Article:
Statement of NCFC President Chuck Conner on Introduction of the Farm Workforce Modernization Act

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Washington, D.C. (March 3, 2021)–“Today’s reintroduction of the Farm Workforce Modernization Act in the House of Representatives is an important step forward in addressing the labor crisis faced by America’s farmers and ranchers. We urge House leadership to bring the bill to the floor without delay and encourage all members of Congress to vote ‘yes.’

“In addition, on behalf of America’s farmer co-ops, I thank Representatives Zoe Lofgren and Dan Newhouse for their leadership on this issue and for moving forward with the FWMA in the 117th Congress. We would also like to thank Representatives Mike Simpson, Jimmy Panetta, Doug LaMalfa, Jim Costa and Mario Diaz-Balart in working to ensure the agreements made in developing the FWMA were kept intact during this reintroduction.

“Throughout the process of drafting the legislation in the previous Congress, Representatives Lofgren and Newhouse met with a wide variety of stakeholders—including NCFC and other farm groups—to solicit input and build support. That inclusivity helped the FWMA become the first agriculture immigration bill to pass the House in over 30 years, doing so with significant bipartisan support.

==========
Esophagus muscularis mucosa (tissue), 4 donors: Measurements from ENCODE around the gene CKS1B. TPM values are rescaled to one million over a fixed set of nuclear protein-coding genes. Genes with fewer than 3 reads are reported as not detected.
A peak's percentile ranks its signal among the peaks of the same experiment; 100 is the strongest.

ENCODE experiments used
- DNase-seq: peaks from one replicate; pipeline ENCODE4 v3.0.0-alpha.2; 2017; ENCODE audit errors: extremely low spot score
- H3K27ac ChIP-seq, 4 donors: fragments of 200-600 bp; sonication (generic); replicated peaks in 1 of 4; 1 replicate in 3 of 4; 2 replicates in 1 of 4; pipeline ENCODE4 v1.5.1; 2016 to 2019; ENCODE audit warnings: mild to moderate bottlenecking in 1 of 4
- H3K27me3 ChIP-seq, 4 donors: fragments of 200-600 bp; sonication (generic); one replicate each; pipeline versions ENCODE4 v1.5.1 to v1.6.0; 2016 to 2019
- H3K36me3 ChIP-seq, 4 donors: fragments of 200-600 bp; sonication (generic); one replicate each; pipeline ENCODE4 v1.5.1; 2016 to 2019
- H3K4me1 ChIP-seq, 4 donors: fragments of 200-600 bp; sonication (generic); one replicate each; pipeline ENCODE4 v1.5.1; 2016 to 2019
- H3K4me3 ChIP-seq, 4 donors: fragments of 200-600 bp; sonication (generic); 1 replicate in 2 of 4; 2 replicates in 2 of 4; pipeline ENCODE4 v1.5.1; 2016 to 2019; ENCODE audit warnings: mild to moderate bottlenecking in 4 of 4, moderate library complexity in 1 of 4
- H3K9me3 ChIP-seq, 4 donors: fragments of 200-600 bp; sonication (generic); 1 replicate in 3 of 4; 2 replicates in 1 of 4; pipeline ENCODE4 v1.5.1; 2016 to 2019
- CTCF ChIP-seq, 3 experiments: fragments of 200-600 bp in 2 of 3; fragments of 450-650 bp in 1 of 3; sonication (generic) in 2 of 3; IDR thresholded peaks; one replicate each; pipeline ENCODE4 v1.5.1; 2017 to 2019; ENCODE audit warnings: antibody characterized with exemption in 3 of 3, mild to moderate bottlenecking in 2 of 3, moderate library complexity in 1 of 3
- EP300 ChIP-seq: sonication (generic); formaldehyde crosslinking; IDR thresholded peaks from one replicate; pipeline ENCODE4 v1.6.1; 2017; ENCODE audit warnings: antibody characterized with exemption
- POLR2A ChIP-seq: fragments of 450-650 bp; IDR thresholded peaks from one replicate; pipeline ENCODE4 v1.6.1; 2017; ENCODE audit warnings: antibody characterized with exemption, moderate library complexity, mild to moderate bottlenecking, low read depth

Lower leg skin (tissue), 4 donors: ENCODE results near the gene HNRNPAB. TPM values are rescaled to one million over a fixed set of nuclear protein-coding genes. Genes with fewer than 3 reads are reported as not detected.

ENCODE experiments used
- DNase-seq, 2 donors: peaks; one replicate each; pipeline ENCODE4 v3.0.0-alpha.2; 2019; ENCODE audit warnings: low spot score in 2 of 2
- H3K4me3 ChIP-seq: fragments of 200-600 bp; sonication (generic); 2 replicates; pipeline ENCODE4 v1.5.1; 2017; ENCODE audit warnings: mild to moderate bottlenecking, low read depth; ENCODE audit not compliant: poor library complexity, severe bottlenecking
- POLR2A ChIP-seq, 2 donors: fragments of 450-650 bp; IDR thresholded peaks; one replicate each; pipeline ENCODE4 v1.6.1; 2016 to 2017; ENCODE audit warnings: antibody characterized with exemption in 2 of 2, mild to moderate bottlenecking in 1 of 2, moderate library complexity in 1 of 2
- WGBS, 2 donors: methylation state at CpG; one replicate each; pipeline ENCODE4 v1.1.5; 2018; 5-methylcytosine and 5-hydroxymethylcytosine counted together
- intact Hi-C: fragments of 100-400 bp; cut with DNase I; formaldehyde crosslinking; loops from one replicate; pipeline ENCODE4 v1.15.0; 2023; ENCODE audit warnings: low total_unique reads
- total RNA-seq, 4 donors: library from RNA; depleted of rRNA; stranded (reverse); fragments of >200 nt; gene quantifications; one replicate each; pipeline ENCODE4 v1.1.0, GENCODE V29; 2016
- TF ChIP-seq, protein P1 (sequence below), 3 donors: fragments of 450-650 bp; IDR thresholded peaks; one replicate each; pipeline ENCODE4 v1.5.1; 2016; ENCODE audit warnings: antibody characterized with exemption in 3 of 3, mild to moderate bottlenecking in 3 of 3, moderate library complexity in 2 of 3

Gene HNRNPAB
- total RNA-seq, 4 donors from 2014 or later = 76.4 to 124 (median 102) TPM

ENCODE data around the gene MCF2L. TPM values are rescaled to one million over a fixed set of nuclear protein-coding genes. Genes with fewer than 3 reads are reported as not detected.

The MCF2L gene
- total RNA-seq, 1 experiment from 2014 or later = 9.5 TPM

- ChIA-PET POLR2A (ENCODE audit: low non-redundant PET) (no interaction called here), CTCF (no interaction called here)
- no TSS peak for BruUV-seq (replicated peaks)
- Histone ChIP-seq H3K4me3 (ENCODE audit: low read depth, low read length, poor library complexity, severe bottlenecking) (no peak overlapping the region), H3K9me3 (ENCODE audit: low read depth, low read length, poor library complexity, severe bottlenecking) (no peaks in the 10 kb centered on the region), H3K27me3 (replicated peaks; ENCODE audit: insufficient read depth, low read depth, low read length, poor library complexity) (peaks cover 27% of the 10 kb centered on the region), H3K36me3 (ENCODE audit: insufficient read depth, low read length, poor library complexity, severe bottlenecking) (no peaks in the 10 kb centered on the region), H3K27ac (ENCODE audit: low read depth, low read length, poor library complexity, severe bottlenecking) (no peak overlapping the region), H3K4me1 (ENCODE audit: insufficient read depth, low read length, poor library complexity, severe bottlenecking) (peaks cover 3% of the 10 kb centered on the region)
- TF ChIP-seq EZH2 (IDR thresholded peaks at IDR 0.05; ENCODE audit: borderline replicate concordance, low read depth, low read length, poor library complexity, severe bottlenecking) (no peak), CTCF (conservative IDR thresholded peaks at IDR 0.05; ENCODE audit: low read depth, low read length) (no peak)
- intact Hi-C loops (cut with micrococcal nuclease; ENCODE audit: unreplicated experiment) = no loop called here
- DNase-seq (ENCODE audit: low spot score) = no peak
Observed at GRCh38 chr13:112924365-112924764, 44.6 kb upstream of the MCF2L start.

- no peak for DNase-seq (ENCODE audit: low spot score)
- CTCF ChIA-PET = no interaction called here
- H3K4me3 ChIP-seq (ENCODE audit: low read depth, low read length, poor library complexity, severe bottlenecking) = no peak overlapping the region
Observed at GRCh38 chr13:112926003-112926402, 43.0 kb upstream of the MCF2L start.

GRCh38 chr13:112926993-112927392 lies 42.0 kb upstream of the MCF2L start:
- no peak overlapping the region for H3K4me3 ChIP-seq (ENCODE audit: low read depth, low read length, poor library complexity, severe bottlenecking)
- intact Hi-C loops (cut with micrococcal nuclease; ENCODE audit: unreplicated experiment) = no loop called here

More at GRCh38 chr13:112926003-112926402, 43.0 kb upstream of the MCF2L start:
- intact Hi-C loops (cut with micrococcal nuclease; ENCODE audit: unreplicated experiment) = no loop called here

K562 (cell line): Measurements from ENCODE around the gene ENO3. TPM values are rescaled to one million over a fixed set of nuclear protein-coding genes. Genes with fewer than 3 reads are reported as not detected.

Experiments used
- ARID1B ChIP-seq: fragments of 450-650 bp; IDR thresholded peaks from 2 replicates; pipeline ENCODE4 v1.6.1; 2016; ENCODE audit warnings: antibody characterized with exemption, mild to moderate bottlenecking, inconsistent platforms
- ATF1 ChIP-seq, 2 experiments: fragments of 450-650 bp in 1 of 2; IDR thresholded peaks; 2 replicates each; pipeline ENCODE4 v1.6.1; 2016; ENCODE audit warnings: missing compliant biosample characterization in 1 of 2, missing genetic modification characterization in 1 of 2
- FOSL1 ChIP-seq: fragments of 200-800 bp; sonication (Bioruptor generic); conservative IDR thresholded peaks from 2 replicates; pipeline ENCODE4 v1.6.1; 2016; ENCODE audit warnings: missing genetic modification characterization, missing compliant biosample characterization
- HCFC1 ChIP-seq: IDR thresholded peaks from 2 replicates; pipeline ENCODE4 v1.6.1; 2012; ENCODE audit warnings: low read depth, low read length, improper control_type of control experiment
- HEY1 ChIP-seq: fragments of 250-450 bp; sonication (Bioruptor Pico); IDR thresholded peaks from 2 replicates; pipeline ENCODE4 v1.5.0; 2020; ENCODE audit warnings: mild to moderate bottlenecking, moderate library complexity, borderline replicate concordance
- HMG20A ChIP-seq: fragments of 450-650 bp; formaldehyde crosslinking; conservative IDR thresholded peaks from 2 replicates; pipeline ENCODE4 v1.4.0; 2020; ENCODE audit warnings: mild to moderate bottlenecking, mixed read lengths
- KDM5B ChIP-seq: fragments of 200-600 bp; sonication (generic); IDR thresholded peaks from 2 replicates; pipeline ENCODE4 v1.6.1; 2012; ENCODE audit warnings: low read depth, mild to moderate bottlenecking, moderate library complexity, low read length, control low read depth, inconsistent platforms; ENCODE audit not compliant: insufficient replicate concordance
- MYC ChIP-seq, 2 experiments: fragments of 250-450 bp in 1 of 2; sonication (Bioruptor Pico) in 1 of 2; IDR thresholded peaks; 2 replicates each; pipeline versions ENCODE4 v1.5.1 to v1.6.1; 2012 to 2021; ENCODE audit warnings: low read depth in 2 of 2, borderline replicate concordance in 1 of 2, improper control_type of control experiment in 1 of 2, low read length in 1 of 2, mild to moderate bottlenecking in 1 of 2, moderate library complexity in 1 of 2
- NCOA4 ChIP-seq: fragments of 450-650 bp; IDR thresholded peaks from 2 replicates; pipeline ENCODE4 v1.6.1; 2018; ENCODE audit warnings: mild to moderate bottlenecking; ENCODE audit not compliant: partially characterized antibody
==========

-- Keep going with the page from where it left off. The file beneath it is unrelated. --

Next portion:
“The bill provides an opportunity to obtain an earned legal status for the current workforce in agriculture; it codifies many of the reforms that were recently made to the current H-2A program and provides some certainty over labor costs; and it authorizes a limited number of year-round visas for those farmers with year-round labor needs, such as those in dairy and livestock.

“Once the bill is, hopefully, approved by the House, we look forward to working with the Senate to ensure that any final legislation addresses concerns with the FWMA and ensures the future competitiveness of farmers and ranchers.”

About NCFC

Since 1929, NCFC has been the voice of America’s farmer cooperatives.  Our members are regional and national farmer cooperatives, which are in turn composed of nearly 2,000 local farmer cooperatives across the country. NCFC members also include 26 state and regional councils of cooperatives. Farmer cooperatives allow individual farmers the ability to own and lead organizations that are essential for continued competitiveness in both the domestic and international markets.

America’s farmer-owned cooperatives provide a comprehensive array of services for their members.  These diverse organizations handle, process and market virtually every type of agricultural commodity.  They also provide farmers with access to infrastructure necessary to manufacture, distribute and sell a variety of farm inputs. Additionally, they provide credit and related financial services, including export financing.

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